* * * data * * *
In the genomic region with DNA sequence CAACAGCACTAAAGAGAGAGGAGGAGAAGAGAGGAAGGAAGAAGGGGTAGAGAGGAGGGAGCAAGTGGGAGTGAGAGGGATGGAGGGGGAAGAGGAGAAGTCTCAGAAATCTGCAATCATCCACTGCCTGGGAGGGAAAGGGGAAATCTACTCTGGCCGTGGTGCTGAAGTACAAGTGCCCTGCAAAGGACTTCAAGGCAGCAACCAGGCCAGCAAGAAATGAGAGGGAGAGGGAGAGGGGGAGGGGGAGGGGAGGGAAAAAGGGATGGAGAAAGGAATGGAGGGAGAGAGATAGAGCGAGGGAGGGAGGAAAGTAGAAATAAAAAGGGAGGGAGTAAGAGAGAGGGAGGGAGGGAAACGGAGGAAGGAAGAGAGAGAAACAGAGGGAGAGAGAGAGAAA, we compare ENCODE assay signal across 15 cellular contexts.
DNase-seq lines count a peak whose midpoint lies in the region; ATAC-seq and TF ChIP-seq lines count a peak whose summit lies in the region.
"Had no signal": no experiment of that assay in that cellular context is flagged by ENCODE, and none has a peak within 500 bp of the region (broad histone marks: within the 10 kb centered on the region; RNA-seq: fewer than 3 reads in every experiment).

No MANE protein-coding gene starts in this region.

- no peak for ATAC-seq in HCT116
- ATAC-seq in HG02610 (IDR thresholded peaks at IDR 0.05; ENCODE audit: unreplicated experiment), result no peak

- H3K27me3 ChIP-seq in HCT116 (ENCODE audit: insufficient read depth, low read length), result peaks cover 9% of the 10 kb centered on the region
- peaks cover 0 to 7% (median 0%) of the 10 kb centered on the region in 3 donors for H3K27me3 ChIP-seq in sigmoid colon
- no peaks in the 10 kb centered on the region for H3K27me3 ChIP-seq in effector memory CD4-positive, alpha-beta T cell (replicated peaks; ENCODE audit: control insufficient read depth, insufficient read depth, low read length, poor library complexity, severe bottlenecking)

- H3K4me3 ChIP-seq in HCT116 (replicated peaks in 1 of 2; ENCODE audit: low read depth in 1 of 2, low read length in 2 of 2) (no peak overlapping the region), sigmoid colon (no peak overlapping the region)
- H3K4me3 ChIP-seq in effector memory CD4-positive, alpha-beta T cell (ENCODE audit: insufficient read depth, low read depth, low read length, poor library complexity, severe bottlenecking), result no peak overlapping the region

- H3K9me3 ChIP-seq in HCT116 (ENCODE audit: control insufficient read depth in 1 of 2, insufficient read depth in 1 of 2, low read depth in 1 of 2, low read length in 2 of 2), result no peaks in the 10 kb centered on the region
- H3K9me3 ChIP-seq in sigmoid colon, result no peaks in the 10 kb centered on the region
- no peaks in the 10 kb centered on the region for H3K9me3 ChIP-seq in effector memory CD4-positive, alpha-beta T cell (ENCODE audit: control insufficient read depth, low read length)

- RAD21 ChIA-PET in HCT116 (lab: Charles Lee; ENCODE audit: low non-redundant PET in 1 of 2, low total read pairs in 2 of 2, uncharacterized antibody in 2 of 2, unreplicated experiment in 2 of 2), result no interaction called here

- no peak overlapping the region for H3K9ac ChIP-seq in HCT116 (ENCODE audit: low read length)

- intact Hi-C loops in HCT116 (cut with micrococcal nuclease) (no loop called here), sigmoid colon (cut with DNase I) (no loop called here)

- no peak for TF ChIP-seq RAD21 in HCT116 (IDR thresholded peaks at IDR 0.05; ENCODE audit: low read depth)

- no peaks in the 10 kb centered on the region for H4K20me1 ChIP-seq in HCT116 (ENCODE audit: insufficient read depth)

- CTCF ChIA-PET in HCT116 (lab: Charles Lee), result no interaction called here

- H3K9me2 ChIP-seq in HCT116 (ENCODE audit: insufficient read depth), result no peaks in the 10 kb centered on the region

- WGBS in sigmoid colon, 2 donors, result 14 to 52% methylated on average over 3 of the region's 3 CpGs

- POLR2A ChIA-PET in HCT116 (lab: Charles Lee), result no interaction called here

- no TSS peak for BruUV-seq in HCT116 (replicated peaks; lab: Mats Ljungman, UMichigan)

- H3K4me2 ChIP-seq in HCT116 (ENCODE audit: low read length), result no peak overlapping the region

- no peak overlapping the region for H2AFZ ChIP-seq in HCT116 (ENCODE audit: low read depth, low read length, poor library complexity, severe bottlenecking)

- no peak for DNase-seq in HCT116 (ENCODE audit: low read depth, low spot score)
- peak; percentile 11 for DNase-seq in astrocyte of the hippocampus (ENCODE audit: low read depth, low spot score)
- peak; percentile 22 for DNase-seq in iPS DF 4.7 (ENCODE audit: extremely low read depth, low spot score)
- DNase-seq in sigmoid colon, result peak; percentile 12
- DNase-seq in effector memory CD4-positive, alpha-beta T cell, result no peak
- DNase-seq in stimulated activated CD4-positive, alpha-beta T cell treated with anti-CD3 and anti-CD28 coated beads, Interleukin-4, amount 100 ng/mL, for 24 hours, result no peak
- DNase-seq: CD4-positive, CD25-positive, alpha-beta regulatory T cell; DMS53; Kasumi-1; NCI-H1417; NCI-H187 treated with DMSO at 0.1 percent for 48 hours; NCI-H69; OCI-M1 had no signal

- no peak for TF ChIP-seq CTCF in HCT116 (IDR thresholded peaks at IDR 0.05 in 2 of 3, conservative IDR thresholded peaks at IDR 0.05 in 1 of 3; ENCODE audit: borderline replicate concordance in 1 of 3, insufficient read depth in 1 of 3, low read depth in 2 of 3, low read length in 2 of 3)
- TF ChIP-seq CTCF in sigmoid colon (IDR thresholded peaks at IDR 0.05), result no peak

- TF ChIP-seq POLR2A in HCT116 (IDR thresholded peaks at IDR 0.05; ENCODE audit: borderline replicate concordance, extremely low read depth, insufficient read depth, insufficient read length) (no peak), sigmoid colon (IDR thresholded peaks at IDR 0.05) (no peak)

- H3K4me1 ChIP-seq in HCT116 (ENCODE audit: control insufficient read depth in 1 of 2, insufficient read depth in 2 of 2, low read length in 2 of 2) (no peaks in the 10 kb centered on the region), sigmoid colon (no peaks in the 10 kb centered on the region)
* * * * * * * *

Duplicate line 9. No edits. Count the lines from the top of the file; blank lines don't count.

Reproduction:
- no peaks in the 10 kb centered on the region for H3K27me3 ChIP-seq in effector memory CD4-positive, alpha-beta T cell (replicated peaks; ENCODE audit: control insufficient read depth, insufficient read depth, low read length, poor library complexity, severe bottlenecking)